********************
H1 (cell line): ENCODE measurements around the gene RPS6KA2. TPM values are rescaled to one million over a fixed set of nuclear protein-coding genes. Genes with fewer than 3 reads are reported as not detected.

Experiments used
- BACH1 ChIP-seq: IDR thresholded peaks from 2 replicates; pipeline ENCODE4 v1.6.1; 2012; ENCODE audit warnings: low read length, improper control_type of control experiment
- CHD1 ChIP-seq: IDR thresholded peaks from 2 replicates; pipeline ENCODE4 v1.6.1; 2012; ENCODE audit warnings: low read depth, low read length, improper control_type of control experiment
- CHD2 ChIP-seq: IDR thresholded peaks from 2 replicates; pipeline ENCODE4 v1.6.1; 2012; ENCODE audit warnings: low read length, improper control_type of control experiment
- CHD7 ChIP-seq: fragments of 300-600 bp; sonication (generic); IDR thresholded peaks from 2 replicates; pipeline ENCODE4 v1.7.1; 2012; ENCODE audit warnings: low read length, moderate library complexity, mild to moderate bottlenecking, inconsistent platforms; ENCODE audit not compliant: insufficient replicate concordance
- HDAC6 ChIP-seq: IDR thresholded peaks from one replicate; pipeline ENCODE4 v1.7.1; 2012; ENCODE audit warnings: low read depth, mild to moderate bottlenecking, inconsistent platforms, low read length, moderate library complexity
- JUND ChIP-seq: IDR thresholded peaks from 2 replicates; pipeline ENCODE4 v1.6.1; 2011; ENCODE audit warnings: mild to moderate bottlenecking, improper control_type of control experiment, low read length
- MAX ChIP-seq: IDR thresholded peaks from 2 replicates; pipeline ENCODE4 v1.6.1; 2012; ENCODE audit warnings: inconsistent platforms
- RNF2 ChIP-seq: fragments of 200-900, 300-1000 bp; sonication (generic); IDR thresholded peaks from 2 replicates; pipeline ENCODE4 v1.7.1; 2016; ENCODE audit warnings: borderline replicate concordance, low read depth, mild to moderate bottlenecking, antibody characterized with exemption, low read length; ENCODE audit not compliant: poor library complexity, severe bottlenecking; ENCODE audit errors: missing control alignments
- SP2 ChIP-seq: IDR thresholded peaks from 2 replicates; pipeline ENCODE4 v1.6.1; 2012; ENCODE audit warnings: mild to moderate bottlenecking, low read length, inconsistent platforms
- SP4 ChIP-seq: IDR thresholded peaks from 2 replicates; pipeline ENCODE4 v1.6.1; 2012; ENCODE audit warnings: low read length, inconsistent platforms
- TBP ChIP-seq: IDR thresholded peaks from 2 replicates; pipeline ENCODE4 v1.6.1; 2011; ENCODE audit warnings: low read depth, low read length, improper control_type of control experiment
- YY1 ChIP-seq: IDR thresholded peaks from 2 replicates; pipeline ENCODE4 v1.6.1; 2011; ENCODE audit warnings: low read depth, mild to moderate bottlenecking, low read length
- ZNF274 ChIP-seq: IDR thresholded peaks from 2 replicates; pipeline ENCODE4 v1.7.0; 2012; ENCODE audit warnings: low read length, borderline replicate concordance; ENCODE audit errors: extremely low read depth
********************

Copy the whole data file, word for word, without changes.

H1 (cell line): ENCODE measurements around the gene RPS6KA2. TPM values are rescaled to one million over a fixed set of nuclear protein-coding genes. Genes with fewer than 3 reads are reported as not detected.

Experiments used
- BACH1 ChIP-seq: IDR thresholded peaks from 2 replicates; pipeline ENCODE4 v1.6.1; 2012; ENCODE audit warnings: low read length, improper control_type of control experiment
- CHD1 ChIP-seq: IDR thresholded peaks from 2 replicates; pipeline ENCODE4 v1.6.1; 2012; ENCODE audit warnings: low read depth, low read length, improper control_type of control experiment
- CHD2 ChIP-seq: IDR thresholded peaks from 2 replicates; pipeline ENCODE4 v1.6.1; 2012; ENCODE audit warnings: low read length, improper control_type of control experiment
- CHD7 ChIP-seq: fragments of 300-600 bp; sonication (generic); IDR thresholded peaks from 2 replicates; pipeline ENCODE4 v1.7.1; 2012; ENCODE audit warnings: low read length, moderate library complexity, mild to moderate bottlenecking, inconsistent platforms; ENCODE audit not compliant: insufficient replicate concordance
- HDAC6 ChIP-seq: IDR thresholded peaks from one replicate; pipeline ENCODE4 v1.7.1; 2012; ENCODE audit warnings: low read depth, mild to moderate bottlenecking, inconsistent platforms, low read length, moderate library complexity
- JUND ChIP-seq: IDR thresholded peaks from 2 replicates; pipeline ENCODE4 v1.6.1; 2011; ENCODE audit warnings: mild to moderate bottlenecking, improper control_type of control experiment, low read length
- MAX ChIP-seq: IDR thresholded peaks from 2 replicates; pipeline ENCODE4 v1.6.1; 2012; ENCODE audit warnings: inconsistent platforms
- RNF2 ChIP-seq: fragments of 200-900, 300-1000 bp; sonication (generic); IDR thresholded peaks from 2 replicates; pipeline ENCODE4 v1.7.1; 2016; ENCODE audit warnings: borderline replicate concordance, low read depth, mild to moderate bottlenecking, antibody characterized with exemption, low read length; ENCODE audit not compliant: poor library complexity, severe bottlenecking; ENCODE audit errors: missing control alignments
- SP2 ChIP-seq: IDR thresholded peaks from 2 replicates; pipeline ENCODE4 v1.6.1; 2012; ENCODE audit warnings: mild to moderate bottlenecking, low read length, inconsistent platforms
- SP4 ChIP-seq: IDR thresholded peaks from 2 replicates; pipeline ENCODE4 v1.6.1; 2012; ENCODE audit warnings: low read length, inconsistent platforms
- TBP ChIP-seq: IDR thresholded peaks from 2 replicates; pipeline ENCODE4 v1.6.1; 2011; ENCODE audit warnings: low read depth, low read length, improper control_type of control experiment
- YY1 ChIP-seq: IDR thresholded peaks from 2 replicates; pipeline ENCODE4 v1.6.1; 2011; ENCODE audit warnings: low read depth, mild to moderate bottlenecking, low read length
- ZNF274 ChIP-seq: IDR thresholded peaks from 2 replicates; pipeline ENCODE4 v1.7.0; 2012; ENCODE audit warnings: low read length, borderline replicate concordance; ENCODE audit errors: extremely low read depth